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February 11, 2019

Challenges of Using Disparate Data Sets in  Forensic Methods.

Nicholas D. Rose and Timothy Negley shared a presentation on the "Challenges of Using Disparate Data Sets in  Forensic Methods"  at the tenth International Conference on Remediation and Management of Contaminated Sediments. 

Background/Objectives. Statistical methods are a valuable part of an environmental forensic  investigation and can be useful in identifying sources of contamination or allocating costs. Due  to removal of or lack of access to historic sources and/or cost limitations, forensic investigations  may require the use of data sets that were not collected explicitly for this purpose. Combining  data sets collected for different purposes, across multiple years, and by different entities  presents challenges that must be carefully considered to ensure usability and to understand the  limitations of the data. This work discusses some of the challenges involved in using disparate  data sets for environmental forensic applications.  

Approach/Activities. Sediment samples collected from the Elizabeth River in Virginia were  obtained from the National Oceanic and Atmospheric Administration (NOAA) website. These  sediment samples span much of the Elizabeth River and provide insights into potential source  identification and design of future environmental forensic investigations. Because the samples  were collected as part of 20 different studies between 1986 and 2002, they require a data  usability evaluation and cleaning to harmonize the results. To investigate issues in the data set  that could potentially skew the results of an analysis, the team used univariate statistical  techniques and multivariate statistics, including principal component analysis and Kmeans  clustering. This work highlights issues caused by multiple detection limits, censoring of data  sets, and differences in the analytes tested for in different studies.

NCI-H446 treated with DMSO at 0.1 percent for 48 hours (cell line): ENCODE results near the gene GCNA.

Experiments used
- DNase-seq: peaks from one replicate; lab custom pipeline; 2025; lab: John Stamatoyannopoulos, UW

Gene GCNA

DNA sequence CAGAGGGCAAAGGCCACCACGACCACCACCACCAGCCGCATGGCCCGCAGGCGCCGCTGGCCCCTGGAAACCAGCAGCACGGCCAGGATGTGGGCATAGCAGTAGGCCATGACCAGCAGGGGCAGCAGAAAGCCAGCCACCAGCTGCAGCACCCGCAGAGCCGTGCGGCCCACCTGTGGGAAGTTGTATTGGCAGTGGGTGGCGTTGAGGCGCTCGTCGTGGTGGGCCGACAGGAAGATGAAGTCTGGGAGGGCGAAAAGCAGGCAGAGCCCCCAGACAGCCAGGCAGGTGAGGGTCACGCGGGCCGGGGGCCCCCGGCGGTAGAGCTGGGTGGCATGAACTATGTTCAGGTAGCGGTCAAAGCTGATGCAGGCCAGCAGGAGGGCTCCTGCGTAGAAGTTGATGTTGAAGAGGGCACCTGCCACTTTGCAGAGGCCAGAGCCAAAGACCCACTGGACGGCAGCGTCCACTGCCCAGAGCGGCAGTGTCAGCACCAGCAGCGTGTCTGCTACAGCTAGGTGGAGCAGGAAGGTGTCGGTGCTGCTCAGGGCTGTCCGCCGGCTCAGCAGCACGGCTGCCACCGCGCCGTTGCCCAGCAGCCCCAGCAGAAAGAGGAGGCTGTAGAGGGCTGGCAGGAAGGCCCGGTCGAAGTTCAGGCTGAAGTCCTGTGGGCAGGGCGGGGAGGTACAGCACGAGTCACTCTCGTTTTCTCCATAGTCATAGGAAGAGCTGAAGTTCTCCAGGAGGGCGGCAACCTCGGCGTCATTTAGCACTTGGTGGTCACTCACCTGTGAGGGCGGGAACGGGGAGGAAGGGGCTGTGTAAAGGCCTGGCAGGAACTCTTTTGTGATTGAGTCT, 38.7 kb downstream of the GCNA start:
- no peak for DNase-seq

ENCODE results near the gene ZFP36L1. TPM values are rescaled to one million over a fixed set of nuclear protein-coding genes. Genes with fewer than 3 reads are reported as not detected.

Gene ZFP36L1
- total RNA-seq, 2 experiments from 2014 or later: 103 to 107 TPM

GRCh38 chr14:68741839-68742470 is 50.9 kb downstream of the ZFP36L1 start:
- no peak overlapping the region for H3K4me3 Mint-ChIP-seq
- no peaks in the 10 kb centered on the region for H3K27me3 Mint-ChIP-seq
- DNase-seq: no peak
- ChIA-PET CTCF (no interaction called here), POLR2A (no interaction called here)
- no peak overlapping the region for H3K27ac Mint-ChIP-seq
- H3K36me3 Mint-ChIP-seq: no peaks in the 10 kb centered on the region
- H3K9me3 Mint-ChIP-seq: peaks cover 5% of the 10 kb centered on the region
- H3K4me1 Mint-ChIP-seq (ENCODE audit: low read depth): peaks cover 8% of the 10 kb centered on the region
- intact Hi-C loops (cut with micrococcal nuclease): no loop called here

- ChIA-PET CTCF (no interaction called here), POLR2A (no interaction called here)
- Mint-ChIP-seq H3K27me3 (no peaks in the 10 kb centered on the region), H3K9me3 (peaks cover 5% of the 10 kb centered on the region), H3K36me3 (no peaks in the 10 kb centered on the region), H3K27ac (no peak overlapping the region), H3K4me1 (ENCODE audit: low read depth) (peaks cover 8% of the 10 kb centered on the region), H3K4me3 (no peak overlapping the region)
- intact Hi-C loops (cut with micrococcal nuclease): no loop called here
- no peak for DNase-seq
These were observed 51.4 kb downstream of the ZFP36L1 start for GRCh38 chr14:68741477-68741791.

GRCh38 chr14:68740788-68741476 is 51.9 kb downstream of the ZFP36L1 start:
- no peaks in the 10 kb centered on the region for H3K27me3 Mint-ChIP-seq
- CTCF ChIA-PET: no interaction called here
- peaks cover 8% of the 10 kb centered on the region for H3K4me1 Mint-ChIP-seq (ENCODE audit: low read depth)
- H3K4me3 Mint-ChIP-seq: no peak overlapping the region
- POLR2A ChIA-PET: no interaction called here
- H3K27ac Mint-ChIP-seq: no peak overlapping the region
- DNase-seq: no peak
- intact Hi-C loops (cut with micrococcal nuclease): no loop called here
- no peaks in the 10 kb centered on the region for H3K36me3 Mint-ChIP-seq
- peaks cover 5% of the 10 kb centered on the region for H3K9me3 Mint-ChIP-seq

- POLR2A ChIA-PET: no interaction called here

Results/Lessons Learned. The preliminary analysis highlights the multiple issues typically  present in environmental data sets when attempting to use multivariate forensics methods. An  analysis of polycyclic aromatic hydrocarbons (PAHs) in the data set, without an evaluation of  usability, results in the identification of four clusters, one of which suggests a unique source of  PAH contamination in Paradise Creek, a tributary of the Elizabeth River. However, a close  evaluation of the data reveals that the cluster suggesting a unique source of PAH contamination  is the result of studies where the detection limits for PAHs were high. Cleaning the data to  account for this issue results in identification of only two clusters, which is consistent with other  lines of evidence from investigations of the potential sources, including spatial location of known  sources, river-mile plots, and previous forensic investigations. Results of the analysis of the  cleaned data set, combined with the other lines of evidence, indicate that PAHs in Paradise  Creek are the result of urban background that is also present in other parts of the Elizabeth  River and not a separate source. Thus, analysis of the uncleaned data set could have resulted  in inconclusive or erroneous conclusions regarding sources of PAH contamination in Paradise  Creek. The results of this work emphasize that detailed evaluation of the data is required when  using disparate data sets to ensure usability and harmonization.

TIG Environmental Staff

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Timothy Negley

Managing Director

Data Analytics & Visualization Services Lead

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Nicholas Rose

Principal Scientist

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